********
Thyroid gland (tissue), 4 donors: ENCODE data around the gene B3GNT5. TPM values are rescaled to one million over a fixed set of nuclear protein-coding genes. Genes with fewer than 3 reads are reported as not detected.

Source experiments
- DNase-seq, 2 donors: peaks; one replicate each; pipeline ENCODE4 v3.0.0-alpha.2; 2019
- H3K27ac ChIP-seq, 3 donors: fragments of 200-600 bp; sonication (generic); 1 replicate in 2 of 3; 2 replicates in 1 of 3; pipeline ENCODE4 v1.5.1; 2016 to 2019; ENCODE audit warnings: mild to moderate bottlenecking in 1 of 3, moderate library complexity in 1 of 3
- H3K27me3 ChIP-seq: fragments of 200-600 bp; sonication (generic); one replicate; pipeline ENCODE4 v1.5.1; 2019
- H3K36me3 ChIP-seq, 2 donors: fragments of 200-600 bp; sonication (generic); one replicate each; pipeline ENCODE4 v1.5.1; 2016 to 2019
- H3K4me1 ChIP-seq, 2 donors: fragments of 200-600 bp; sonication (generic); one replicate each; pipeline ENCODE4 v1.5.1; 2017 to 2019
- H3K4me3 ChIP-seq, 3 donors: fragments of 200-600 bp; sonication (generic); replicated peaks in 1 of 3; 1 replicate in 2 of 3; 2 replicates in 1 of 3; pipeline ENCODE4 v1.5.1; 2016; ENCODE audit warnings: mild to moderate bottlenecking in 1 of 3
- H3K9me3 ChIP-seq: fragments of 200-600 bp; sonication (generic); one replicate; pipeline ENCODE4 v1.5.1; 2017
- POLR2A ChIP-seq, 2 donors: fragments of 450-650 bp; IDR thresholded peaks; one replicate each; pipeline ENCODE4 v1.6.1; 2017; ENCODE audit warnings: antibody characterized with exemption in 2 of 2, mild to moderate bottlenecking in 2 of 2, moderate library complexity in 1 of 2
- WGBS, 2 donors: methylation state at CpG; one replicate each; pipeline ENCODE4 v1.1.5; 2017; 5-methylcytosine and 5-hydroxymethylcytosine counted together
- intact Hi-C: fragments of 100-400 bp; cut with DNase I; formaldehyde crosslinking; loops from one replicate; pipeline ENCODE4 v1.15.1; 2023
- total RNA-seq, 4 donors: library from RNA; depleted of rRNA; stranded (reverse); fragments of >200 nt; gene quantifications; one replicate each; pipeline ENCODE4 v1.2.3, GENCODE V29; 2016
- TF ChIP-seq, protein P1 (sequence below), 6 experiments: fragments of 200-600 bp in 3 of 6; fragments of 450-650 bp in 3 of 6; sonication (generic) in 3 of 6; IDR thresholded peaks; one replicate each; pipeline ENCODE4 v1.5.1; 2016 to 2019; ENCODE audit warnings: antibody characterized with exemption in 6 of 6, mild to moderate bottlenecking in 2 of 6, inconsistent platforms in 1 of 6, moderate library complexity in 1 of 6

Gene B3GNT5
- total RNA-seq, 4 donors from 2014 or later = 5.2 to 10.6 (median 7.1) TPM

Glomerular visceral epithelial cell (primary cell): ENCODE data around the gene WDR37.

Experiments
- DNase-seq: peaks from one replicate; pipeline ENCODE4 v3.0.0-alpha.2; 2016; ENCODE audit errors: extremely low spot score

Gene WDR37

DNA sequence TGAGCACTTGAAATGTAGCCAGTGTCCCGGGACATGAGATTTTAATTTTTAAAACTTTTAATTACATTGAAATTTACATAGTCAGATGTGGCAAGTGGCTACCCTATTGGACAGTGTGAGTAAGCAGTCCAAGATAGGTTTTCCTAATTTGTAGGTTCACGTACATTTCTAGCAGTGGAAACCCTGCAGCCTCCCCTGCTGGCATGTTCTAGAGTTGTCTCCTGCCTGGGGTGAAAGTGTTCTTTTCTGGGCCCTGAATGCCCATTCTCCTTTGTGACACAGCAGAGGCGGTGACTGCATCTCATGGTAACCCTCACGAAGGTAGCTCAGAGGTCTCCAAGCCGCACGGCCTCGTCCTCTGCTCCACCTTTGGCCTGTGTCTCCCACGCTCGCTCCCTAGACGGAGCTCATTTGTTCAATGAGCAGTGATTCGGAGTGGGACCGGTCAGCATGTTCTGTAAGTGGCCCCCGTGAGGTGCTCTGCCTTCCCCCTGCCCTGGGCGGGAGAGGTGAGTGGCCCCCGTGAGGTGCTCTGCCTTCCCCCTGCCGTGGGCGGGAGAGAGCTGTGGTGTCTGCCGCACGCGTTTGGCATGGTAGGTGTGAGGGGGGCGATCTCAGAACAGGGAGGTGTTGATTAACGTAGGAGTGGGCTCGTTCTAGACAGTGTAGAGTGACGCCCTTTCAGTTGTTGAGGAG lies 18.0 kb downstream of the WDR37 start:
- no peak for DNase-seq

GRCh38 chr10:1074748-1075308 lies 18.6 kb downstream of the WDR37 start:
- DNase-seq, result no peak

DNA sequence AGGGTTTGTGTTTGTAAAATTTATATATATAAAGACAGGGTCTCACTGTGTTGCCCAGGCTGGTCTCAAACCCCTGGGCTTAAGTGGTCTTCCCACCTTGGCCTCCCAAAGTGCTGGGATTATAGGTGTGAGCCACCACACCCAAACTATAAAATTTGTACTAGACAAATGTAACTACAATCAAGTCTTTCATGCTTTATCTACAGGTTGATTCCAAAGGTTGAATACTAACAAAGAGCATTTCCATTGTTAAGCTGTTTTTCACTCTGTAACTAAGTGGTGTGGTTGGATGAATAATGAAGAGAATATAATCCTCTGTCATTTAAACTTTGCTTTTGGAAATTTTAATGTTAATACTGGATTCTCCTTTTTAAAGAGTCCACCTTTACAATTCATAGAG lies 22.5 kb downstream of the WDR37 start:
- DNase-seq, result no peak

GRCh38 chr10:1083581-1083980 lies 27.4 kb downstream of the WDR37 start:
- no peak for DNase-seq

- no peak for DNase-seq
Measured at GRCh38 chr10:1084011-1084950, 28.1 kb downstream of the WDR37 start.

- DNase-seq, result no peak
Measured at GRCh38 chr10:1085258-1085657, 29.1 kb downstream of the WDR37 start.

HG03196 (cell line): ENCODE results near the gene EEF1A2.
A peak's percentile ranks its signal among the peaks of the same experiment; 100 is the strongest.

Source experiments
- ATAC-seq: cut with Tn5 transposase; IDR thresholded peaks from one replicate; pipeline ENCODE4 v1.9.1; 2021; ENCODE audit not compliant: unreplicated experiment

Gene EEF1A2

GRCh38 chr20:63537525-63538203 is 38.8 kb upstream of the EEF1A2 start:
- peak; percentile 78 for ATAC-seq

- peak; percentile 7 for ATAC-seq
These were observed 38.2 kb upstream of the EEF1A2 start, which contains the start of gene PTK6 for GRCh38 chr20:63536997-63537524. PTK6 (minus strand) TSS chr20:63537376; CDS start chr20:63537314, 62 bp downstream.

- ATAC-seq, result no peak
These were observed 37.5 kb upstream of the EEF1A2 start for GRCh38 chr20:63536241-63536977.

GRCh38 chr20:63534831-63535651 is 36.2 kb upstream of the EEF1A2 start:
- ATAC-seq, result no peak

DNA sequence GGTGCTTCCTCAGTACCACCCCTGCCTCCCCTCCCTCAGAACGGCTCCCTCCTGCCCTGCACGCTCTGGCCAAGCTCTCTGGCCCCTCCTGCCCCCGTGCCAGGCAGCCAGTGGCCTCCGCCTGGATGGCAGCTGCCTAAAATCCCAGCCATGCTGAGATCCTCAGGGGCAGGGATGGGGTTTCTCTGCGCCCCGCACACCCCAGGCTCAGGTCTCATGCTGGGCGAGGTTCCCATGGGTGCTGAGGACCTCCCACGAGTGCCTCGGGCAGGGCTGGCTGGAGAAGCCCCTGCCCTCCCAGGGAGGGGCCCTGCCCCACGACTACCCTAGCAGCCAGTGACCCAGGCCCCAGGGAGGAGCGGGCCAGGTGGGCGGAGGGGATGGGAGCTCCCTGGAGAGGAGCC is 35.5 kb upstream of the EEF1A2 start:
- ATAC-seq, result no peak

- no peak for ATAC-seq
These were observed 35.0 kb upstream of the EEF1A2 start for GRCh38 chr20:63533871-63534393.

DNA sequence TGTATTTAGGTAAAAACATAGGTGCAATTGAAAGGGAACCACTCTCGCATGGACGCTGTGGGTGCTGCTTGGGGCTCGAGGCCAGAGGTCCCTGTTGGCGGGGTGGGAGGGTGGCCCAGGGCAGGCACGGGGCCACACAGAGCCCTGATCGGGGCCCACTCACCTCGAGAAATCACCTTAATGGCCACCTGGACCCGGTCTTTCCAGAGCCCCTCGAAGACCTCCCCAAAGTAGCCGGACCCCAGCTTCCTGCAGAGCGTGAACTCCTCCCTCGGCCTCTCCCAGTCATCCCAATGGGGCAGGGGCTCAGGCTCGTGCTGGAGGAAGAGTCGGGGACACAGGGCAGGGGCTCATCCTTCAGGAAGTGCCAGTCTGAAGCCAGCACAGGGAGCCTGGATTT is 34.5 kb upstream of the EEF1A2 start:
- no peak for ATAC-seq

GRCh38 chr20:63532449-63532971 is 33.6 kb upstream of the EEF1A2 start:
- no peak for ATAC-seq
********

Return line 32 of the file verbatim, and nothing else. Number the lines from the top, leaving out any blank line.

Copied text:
Measured at GRCh38 chr10:1085258-1085657, 29.1 kb downstream of the WDR37 start.